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Stacey returns to BS3 for book launch

“I miss Saturday afternoon at Ashton Gate.”

Those are the words of Stephen Darrow Stacey, a former City full-back who has resided in Australia since 1974.

Steve is soon to make his return to BS3 when he visits England for the first time since his move to the other side of the world, launching his autobiography at the same time.

He became the first footballer of African-American descent to play professional football in England, featuring for Bristol City across two stints between 1961-65 and 1970-71.

His book The Colour of Football is published by Bristol Books and will be launched at Ashton Gate on Friday, September 6th.

Supporters are invited to arrive from 6pm at the Bristol Sport Store, where they will have the opportunity to purchase a book and meet Steve.

The launch, which is free to attend, will take place in the Sports Bar, with the bar open to purchase drinks.

Steve will subsequently attend the match against Swansea on September 21st.

Steve said: “It’s been a long time since I’ve visited ‘The Old Dart’ [Aussie slang for England] and I must say that Dot my wife of many years and I can’t wait. It’s not only the family we miss but the whole football thing is difficult to reconcile when you’re half way across the world. Football is coming of age in Australia, but I must confess I miss Saturday afternoon at Ashton Gate. We will be in the UK for some six weeks and I hope to catch up with a few friends.”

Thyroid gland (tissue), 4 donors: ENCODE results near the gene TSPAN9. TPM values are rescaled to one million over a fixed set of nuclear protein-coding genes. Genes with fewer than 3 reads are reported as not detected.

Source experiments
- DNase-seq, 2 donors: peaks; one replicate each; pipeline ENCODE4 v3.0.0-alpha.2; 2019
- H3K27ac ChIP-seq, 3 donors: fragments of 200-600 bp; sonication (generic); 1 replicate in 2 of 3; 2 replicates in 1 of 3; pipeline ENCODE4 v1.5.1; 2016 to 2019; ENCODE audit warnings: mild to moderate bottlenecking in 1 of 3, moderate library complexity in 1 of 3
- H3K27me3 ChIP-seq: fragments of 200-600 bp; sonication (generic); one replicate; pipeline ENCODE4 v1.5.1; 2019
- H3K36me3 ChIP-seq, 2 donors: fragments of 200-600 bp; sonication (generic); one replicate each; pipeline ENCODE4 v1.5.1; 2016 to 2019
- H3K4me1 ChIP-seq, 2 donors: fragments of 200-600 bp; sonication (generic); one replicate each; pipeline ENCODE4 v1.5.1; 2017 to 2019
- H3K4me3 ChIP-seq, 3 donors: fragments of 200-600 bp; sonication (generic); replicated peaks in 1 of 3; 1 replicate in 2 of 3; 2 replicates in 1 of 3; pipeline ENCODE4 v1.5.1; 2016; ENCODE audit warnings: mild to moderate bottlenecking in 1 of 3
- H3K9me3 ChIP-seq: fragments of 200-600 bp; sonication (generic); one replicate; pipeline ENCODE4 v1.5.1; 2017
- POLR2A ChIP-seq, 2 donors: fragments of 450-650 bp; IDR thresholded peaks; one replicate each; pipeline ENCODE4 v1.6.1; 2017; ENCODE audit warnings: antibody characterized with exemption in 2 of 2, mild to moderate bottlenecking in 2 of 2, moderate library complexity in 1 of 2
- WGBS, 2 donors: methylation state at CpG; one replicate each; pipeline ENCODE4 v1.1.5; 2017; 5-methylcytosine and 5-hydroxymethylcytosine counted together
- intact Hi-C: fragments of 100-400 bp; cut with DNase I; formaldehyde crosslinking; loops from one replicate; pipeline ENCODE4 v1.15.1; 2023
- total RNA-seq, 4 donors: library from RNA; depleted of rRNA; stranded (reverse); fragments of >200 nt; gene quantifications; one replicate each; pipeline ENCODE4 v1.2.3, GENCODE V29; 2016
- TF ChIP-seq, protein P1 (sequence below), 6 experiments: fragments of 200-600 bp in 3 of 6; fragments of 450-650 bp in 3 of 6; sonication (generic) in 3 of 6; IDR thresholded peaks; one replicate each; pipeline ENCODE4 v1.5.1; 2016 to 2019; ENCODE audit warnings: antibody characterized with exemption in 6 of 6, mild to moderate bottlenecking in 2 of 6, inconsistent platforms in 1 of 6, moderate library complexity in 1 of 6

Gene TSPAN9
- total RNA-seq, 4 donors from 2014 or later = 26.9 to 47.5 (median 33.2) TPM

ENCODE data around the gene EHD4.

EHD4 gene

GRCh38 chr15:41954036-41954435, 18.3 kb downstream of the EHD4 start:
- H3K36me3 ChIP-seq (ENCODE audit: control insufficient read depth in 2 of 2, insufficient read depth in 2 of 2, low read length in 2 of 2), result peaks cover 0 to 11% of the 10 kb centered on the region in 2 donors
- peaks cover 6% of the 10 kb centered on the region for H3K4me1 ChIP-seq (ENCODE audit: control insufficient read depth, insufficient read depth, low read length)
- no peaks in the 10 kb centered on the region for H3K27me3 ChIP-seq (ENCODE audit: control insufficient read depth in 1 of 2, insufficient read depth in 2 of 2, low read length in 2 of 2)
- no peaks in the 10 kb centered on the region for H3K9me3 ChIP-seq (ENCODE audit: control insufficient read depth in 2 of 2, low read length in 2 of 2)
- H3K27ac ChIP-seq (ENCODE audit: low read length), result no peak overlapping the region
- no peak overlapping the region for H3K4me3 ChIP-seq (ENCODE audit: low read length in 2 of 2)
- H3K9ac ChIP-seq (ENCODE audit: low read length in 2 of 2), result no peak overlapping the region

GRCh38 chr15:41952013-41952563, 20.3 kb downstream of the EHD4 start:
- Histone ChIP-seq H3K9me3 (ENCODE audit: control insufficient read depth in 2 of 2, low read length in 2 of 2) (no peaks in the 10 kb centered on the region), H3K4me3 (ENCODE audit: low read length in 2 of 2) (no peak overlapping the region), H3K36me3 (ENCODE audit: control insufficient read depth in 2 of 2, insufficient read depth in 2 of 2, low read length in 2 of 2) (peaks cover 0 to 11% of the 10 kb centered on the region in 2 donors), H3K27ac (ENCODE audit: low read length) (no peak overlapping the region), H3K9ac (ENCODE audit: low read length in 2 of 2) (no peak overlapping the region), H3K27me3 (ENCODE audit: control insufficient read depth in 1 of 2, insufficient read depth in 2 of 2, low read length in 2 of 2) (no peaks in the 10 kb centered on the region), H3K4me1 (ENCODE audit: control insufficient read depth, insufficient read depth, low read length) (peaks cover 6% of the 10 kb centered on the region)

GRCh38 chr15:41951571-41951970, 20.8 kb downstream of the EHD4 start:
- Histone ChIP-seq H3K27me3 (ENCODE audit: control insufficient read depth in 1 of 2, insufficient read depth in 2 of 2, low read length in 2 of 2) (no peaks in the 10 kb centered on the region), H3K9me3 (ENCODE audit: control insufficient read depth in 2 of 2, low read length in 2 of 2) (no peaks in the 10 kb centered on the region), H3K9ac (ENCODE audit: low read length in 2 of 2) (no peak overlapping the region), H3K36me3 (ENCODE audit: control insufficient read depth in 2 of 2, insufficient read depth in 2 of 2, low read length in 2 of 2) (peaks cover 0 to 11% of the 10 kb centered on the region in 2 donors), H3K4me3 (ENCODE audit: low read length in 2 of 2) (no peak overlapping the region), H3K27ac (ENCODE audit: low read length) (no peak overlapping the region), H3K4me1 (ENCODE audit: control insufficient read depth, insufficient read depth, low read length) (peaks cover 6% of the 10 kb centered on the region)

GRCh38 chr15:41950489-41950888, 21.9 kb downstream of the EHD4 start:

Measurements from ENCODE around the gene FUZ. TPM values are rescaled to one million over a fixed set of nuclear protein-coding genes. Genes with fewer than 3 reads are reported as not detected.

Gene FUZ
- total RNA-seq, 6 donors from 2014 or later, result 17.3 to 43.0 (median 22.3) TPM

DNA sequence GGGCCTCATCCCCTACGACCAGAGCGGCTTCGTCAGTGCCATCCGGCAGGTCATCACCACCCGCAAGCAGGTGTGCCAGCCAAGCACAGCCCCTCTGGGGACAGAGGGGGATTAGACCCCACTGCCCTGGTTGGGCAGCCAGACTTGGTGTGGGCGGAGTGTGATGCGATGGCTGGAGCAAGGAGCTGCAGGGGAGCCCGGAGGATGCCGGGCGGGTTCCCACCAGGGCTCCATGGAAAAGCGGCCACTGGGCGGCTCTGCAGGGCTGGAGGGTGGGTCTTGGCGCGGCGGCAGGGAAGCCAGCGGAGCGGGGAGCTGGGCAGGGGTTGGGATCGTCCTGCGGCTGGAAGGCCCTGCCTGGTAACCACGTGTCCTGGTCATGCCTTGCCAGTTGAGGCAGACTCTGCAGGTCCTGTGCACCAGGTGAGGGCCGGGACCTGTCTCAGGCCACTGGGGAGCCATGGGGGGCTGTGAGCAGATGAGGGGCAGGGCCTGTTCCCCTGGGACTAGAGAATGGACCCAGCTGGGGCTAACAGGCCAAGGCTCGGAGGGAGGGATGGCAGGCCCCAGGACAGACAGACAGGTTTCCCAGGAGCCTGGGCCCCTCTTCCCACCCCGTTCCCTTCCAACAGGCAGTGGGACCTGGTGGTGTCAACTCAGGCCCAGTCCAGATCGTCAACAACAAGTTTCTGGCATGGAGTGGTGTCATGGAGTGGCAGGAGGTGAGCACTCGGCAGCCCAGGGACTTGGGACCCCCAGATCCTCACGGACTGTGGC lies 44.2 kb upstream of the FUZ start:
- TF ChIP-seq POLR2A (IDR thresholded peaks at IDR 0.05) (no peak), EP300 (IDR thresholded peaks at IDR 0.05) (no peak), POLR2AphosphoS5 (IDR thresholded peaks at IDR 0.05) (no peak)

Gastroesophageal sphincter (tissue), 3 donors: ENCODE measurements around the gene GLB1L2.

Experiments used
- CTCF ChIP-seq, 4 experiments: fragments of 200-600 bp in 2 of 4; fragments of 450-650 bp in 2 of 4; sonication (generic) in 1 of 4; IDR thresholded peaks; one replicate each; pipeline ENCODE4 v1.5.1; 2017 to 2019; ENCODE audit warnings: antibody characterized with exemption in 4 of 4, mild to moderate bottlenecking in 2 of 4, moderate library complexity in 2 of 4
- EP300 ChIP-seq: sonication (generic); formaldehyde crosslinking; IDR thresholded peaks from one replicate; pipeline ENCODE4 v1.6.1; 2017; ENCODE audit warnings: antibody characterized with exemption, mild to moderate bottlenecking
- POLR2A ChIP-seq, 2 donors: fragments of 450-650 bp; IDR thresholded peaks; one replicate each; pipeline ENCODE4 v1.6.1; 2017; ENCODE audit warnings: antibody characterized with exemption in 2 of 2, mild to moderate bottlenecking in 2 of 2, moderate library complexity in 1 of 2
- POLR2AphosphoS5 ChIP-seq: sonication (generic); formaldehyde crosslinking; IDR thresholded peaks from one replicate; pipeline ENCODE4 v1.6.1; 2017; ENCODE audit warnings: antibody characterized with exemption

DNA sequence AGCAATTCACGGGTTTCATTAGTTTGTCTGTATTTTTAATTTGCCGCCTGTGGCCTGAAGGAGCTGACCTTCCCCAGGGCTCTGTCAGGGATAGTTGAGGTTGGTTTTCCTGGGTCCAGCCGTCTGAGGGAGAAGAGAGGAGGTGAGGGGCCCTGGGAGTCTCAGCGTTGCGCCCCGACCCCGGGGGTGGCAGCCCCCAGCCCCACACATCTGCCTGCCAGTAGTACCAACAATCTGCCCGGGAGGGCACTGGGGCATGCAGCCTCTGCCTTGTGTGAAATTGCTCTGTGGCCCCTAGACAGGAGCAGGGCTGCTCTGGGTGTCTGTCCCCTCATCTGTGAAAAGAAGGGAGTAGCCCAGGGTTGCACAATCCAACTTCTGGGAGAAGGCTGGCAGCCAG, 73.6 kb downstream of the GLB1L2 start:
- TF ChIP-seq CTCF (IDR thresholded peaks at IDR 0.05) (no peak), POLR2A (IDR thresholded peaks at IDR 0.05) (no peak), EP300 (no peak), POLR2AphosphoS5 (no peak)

Steve’s father Clarence Sims came over to England with the US Army in the Second World War and was based in The Müller Orphanage at Ashley Down. He met a local woman, Evelyn Stacey, and the couple welcomed Steve int the world in 1944.

The US army forbade marriage between their black soldiers and British white women and Clarence was repatriated after the war and the couple led separate lives. Steve grew up to win a scholarship at Fairfield Grammar School, where, as the only African-American among white pupils, he excelled at cricket and football. He played for local football clubs like Highridge United and Sneyd Park before signing on as an apprentice at City in 1961, aged 17. This was the beginning of a fascinating life in professional football.

Steve with his wife Dot and daughters Michelle and Natalie emigrated to Australia in 1974, where he began another footballing career in the top league. After a unique and colourful life in the professional game, Steve was then moved to write his autobiography.

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